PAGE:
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David Kirkpatrick examines the reports of the MoD’s major projects and pulls out the issues and deficiencies behind the headline figures.UK Defence
Professor Karen Carr asks why MoD is not good at learning lessons from operations, looks at the current problems, and then discusses what can be done to improve matters.UK Defence
John Beck looks at the challenges, technologies and solutions in developing unmanned ground vehicles.
Against the background of President Obama’s April statement on defence funding and acquisition, Robbin Laird looks at the case for funding new equipment such as the Navy Unmanned Combat Air System (UCAS).
Edward Lundquist describes how unmanned air, surface and sub-surface vehicles are being incorporated within different reconfigurable missions for the Littoral Combat Ship.
Peter Almond discusses the way in which unmanned aircraft are operated by ‘pilots’ thousands of miles away from the operational theatre and the issues this raises.
Claire Button, Battery Commander, 18 (Quebec 1759) Battery Royal Artillery, discusses the varied challenges that she and her Battery have faced while operating unmanned aerial vehicles in Afghanistan.
Ulrich Wolf, Director, NATO Communication and Information Services Agency (NCSA), describes the implementation of NATO’s Network Enabled Capability from the NATO level and discusses the key factors – technology, people, training, information assurance and information management.
David Bergman, OIC Training & Selection, Swedish Psyops Unit, explores the relationship between the physical battlefield and the Cognitive Domain, particularly in the use of stealth to mask reality and persuade the enemy to take a path that is to our advantage.
Michael Basla, Vice Director, Command and Control Directorate, Joint Staff, United States, examines how the Information Age is changing the way warfighters do business, the tools they use, the opportunities they have, and the threats and risks they face.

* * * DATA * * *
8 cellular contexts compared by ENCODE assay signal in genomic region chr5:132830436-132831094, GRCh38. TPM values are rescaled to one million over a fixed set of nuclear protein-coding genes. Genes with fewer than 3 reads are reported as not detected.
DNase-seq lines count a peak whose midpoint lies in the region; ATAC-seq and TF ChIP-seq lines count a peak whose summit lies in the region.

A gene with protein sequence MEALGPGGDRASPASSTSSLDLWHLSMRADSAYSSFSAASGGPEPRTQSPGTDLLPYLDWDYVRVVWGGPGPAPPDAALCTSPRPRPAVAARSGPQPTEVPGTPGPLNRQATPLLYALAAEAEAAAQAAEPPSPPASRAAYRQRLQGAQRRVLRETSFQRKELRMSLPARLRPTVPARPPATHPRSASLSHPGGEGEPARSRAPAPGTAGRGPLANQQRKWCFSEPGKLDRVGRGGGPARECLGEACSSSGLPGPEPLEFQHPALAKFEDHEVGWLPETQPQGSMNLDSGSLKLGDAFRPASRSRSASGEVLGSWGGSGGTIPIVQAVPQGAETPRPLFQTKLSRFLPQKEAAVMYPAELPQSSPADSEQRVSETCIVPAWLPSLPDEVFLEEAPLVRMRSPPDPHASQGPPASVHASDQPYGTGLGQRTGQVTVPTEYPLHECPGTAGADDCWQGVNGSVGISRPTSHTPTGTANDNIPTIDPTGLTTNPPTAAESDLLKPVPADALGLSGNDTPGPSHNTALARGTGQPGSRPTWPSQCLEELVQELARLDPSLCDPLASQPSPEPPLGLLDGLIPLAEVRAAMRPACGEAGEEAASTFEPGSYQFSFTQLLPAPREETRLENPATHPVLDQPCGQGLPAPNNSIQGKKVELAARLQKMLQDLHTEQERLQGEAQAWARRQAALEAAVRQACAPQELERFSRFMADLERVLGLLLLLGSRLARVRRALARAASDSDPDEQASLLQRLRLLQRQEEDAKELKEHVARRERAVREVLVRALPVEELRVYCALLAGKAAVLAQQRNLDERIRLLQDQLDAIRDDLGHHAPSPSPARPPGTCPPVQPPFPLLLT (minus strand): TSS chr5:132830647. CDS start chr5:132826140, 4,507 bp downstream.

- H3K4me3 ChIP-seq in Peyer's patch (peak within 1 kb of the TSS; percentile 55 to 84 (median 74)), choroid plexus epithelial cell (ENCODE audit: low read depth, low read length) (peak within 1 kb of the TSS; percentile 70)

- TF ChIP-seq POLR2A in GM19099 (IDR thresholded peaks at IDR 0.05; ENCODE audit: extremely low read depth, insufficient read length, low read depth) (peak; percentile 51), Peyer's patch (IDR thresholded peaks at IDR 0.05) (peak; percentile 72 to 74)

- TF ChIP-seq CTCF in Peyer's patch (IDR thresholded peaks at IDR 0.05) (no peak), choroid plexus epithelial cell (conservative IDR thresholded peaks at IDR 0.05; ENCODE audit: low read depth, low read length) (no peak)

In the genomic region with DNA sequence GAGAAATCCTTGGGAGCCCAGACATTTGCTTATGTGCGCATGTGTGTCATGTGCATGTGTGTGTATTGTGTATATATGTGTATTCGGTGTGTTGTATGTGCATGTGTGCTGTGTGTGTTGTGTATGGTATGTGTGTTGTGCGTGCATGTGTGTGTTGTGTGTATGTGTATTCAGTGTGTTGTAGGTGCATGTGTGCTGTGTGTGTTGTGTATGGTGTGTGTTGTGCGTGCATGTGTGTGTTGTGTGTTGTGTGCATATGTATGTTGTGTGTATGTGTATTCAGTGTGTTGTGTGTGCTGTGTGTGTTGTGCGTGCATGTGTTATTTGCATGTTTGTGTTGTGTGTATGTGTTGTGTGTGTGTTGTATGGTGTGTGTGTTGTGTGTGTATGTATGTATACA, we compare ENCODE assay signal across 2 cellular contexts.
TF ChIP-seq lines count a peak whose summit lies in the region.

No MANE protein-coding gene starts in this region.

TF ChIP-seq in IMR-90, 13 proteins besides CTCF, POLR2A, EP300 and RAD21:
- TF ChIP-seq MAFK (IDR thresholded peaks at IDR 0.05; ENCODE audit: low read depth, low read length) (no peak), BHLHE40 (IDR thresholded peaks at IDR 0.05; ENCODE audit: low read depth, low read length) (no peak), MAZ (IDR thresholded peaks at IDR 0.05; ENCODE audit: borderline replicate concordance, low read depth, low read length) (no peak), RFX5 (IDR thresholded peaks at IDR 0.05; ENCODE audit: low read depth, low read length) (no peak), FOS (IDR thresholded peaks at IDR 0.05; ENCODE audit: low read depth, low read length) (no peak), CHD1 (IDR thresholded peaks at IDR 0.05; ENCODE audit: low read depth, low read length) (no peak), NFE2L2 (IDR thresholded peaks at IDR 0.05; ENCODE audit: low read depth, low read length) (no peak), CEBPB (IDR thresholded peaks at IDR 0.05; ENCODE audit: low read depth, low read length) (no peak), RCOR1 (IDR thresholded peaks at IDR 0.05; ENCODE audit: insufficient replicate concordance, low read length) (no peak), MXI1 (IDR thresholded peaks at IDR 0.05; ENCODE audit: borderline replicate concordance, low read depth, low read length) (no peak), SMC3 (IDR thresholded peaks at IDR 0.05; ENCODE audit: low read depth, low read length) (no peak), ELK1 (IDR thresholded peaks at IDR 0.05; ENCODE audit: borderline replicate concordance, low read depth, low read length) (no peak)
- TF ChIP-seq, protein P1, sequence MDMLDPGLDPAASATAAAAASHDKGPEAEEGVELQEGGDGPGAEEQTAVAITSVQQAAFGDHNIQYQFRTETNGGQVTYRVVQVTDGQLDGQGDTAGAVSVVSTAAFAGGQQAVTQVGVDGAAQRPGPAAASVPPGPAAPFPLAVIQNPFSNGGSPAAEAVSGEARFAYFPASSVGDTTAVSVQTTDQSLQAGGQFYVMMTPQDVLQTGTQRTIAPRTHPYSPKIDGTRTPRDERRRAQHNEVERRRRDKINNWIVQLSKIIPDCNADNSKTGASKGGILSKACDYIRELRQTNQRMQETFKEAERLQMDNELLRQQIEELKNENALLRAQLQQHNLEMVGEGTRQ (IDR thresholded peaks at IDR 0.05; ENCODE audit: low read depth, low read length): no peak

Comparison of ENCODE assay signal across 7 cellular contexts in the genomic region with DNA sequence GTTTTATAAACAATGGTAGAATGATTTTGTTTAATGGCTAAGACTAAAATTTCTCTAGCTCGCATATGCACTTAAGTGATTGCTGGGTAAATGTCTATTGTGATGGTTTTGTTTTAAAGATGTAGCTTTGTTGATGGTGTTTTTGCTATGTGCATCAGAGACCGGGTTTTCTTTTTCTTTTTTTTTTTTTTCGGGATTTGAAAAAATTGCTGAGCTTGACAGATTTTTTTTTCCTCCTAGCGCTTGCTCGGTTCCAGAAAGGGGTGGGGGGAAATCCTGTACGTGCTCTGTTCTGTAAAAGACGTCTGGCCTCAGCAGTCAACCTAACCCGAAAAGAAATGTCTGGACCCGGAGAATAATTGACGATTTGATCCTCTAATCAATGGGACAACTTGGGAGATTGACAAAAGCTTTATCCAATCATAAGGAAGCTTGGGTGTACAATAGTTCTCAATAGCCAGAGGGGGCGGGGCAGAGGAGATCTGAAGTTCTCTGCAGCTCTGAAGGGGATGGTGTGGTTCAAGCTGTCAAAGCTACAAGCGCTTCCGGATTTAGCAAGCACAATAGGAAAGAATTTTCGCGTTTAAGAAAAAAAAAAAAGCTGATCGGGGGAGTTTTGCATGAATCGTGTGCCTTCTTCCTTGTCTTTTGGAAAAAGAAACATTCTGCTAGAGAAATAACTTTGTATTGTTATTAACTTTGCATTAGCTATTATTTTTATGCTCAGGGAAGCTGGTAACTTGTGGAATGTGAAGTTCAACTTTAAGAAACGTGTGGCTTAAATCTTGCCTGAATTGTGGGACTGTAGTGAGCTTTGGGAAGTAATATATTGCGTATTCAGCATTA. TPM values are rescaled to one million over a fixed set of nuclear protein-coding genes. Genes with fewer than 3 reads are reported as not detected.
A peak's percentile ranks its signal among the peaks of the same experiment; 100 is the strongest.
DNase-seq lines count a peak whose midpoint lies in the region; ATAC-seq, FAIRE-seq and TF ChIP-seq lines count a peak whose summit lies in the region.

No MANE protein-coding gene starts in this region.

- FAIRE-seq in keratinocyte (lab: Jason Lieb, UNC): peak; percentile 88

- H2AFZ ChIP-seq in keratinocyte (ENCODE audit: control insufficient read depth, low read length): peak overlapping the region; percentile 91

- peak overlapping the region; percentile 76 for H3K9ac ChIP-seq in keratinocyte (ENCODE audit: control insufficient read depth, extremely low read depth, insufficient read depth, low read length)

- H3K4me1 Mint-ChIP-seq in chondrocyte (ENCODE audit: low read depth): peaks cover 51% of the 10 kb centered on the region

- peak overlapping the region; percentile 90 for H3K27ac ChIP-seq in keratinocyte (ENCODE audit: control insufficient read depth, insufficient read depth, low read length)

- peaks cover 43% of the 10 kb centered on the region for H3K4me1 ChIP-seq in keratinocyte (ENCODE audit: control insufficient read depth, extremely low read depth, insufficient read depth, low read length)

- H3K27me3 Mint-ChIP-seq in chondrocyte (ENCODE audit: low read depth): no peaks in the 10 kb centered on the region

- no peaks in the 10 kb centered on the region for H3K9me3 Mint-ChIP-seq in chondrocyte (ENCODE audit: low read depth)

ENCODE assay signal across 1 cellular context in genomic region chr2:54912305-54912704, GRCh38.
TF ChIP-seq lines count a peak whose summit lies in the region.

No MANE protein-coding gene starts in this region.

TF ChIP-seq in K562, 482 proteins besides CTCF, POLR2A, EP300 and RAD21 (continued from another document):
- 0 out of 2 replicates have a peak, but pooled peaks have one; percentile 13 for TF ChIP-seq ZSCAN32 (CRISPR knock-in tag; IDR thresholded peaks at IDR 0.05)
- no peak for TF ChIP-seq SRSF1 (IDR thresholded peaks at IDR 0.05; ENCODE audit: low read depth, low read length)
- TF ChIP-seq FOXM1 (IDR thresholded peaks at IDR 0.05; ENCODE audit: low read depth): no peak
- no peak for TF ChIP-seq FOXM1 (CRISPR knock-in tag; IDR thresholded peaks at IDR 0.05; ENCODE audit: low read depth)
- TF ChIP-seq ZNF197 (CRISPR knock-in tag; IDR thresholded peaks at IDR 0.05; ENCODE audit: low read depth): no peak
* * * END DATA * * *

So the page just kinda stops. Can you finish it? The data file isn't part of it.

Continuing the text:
Tom Crapper, Officer Commanding 52 Infantry Brigade HQ & Signal Squadron, describes the Knowledge Management (KM) and Information Management (IM) strategy employed within the Brigade HQ during its deployment to Afghanistan in the role of Task Force Helmand.
Guy Anderson looks at the present state of the Russian defence industrial base and predicts its likely health beyond 2020.
This article explores the problems that companies face during the credit crunch and ways in which they can successfully mitigate or overcome people issues.
Roger Gillespie looks at one of the latest examples of industry alliancing and at the challenges and benefits it offers in delivering the latest long-range patrol vehicle and light tactical support vehicle requirements.
Ian Godden draws parallels between John F. Kennedy’s early work of 1940, Why England Slept, and the defence myopia of the present UK Government, questioning in particular the level of defence spending in this country.
Olivier Grouille examines the state of the Future Rapid Effect System (FRES) after the recent announcement by the UK Secretary of State for Defence postponing and re-prioritising the programme.
Jim Storr considers the importance of suppression in the infantry battle, and the weapon effects, training and tactics that increase its effectiveness.
William Owen suggests that the terms infantry capability and performance are widely misunderstood and illustrates this by analysing illogical decisions on infantry section weapons.
The rise of defence capability of several Asian states and the challenges this poses for Australian defence planners. Andrew Davies discusses the key points of Australia’s Defence White Paper, which was published in early May this year.
RUSI Acquisition Focus examines the difficulties of setting and subsequently changing operational requirements in a dynamic defence environment, and recommends ways of overcoming the obstacles.
Graham Jordan examines the MoD's Defence Technology Plan, produced in February 2009, and finds many real disappointments in it.UK Defence
Four leading experts examine the question of defence inflation and debate the extent of higher defence inflation in relation to non-defence sectors. The effects of productivity improvements and the credit crunch on defence spending and inflation are considered.UK Defence
Captain Hendrickson, Head of Missile Defence Branch in the Surface Warfare Division, discusses his time as commander of USS Lake Erie and Ballistic Missile Defence with Bill Kincaid
The Editor of RUSI Defence Systems introduces the latest issue.